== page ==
New Autism Therapy Shown To Restore Social Behavior Through Brain Stimulation
Autism affects about one in 68 children, and the condition poses social challenges, including difficulty processing social interactions, such as facial expressions and physical gestures.
New research out of UT Southwestern Medical Center in Dallas shows those social behaviors could be restored through a process called "neuromodulation," or brain stimulation.
Peter Tsai directed the study from the Peter O’Donnell Jr. Brain Institute. Researchers stimulated a specific part of the cerebellum in mice to correct social impairments. They learned this particular region near the brain stem that had been thought to have only roles in coordinating movement is also critical for autistic behaviors.
"I feel like one of the things that makes us uniquely human in some ways is that social ability and that desire to group together and work as communities and as societies," Tsai says.
If that's impaired -- or if you don't seek it out -- you no longer belong to that community or society and that will create a significant impact on the joy you seek out in life, he says.
How autism affects the brain
There are a lot of different ways that that autism affects the brain, Tsai says.
"Autism is heterogeneous set of diseases. I see kids at the Center for Autism and Developmental Disabilities, and if you have 10 kids that come into the clinic, you're going to get 10 different kids with 10 different problems."
Forms of autism vary, he says, but for the most part, there is increased activity in different circuits within the brain.
On neuromodulation and mice
Using neuromodulation, the researchers were able to demonstrate that they could change brain activity in various different parts of a mouse's brain by stimulating, inhibiting and modulating these particular cerebellar regions.
"We as biologists joke to ourselves 'Hey, we're just mice without tails.' Obviously, that is way off the mark," Tsai says. "We wanted to know if what we're seeing in the mouse was actually translatable to humans."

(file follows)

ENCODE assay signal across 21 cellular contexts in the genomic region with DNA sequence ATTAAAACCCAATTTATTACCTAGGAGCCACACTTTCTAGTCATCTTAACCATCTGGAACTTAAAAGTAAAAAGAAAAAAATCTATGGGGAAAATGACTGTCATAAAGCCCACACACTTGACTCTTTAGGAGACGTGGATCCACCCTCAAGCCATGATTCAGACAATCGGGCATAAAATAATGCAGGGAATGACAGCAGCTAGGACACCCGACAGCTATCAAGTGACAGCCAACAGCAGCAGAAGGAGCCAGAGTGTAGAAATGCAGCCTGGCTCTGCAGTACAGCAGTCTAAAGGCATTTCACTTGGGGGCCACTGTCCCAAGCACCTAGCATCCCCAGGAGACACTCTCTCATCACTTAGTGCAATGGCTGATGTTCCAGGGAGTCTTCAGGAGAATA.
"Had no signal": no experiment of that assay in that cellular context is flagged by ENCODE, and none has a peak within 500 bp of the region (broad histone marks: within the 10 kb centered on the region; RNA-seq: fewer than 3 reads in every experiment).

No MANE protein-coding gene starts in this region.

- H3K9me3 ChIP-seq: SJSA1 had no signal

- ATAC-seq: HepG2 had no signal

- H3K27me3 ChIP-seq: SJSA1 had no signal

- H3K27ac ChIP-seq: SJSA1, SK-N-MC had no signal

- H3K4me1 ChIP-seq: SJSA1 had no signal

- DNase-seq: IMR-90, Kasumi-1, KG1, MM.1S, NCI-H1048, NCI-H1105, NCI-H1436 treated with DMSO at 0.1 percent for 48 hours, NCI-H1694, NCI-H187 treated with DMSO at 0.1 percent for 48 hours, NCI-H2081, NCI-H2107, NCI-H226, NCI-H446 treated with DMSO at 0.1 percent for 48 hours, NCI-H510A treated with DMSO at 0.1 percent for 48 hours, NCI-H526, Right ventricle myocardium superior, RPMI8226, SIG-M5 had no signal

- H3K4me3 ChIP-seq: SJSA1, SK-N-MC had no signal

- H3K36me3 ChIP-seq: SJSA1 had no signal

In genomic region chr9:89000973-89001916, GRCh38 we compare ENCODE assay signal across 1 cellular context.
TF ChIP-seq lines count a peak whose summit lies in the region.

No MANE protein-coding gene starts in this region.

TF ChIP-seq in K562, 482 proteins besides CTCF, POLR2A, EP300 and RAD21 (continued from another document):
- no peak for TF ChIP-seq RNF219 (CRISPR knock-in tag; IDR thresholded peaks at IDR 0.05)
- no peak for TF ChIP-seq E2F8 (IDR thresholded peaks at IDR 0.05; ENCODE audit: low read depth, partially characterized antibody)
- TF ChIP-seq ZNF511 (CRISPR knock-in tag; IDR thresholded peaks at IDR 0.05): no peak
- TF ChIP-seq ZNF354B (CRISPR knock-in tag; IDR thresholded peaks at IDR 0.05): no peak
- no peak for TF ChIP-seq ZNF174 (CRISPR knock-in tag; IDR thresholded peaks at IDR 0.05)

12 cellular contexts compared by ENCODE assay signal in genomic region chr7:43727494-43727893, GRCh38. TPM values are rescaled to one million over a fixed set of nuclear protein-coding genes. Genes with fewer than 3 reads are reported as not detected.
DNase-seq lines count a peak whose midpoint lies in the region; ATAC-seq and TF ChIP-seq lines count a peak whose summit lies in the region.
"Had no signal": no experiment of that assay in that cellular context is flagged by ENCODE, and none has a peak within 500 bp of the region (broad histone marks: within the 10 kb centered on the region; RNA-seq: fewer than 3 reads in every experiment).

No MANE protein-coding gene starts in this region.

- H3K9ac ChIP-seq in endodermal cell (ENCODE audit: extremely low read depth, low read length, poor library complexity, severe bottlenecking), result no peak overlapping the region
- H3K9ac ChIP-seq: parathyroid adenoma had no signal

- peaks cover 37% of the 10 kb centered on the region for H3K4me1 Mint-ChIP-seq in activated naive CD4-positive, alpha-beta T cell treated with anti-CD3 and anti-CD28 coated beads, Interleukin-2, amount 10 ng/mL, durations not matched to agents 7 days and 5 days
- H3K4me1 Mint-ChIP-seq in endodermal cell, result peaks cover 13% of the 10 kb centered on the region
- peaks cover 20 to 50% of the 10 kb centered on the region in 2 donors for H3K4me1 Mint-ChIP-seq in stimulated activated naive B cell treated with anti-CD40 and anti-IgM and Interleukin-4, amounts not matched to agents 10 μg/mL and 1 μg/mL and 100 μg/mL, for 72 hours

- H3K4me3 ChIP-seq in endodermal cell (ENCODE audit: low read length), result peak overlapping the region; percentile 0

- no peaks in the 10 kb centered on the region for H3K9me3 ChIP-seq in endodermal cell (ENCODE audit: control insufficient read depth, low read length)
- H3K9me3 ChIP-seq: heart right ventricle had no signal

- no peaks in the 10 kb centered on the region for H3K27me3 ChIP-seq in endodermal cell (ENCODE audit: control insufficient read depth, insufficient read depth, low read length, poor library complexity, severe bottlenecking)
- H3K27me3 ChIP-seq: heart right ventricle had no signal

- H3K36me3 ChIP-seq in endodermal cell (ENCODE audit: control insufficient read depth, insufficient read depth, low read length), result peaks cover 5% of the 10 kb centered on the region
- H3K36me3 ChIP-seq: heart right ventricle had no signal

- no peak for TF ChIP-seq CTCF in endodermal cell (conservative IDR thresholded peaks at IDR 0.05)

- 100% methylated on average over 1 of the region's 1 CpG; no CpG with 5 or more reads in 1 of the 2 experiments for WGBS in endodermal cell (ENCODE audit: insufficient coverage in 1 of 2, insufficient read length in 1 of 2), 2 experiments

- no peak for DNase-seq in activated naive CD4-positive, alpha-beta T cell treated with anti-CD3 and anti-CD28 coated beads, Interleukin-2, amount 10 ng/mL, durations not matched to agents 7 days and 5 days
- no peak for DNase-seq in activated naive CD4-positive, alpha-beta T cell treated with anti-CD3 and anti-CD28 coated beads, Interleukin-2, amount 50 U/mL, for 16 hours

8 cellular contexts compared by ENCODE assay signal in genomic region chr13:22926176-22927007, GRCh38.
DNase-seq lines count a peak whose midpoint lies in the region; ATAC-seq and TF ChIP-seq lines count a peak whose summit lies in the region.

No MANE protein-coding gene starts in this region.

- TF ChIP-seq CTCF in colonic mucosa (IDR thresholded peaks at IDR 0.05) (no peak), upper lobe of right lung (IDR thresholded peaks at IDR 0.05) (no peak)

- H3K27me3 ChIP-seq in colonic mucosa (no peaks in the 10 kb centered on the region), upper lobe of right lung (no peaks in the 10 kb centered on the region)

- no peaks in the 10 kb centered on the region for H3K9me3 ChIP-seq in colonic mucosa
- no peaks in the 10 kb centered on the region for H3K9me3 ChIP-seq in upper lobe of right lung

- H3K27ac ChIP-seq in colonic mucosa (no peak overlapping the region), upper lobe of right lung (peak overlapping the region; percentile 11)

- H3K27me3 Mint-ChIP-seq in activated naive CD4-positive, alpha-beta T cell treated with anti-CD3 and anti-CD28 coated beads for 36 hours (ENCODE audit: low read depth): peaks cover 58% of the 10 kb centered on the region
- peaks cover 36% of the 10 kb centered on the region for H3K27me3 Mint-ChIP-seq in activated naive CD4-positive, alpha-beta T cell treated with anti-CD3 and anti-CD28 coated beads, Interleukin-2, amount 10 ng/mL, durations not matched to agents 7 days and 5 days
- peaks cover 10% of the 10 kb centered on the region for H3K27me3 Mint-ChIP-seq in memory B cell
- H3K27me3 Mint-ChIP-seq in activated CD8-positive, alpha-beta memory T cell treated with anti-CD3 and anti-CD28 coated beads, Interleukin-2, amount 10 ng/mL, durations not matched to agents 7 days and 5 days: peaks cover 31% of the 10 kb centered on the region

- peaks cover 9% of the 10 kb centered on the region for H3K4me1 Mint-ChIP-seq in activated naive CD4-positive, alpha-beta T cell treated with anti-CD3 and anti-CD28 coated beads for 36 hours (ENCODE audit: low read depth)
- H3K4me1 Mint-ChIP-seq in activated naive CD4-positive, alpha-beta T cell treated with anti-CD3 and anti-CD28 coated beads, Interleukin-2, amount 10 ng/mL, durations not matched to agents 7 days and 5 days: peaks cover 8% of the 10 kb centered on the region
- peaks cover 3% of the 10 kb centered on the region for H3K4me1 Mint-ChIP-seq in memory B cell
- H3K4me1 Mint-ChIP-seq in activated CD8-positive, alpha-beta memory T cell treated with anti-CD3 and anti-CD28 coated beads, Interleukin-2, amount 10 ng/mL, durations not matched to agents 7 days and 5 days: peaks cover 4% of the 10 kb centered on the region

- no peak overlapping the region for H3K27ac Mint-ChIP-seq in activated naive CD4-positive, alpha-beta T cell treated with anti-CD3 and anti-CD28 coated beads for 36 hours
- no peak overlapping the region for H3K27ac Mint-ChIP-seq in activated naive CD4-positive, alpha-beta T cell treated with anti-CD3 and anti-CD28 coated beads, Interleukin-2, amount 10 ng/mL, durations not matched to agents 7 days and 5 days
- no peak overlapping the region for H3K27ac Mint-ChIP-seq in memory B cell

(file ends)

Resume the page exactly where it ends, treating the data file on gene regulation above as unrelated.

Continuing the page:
The changes made in the brain resulted in changes in the social behavior of the mice.
The next step is to make sure the same technique would be safe to conduct on children.
How science has traditionally regarded the cerebellum
If you search online for information about the cerebellum, the results will say it coordinates motor movements, which has been the understanding for the past century or so, Tsai says. It's what he was taught in his child neurology training.
"I remember seeing a kid during my residency who had a cerebellar injury of some variety, and this kid did not come in with balance problems, he didn't come in with motor problems. He came in and he looked like a kid with autism, and I said, 'This makes no sense at all. How does this compute?'
"And then I said, 'Well, maybe this is just an exception...' Then, the next kid came in with kind of inflammation of the cerebellum, then other kids came in, and they looked autistic, and I was like 'OK, maybe I shouldn't be ignoring this.'"
Tsai says when you look at studies of autism, "the most consistent finding is cerebellum. There's a cerebellar abnormality in these kids with autism. ... All of these [studies] really highlight the cerebellum as being disrupted in kids and individuals with autism."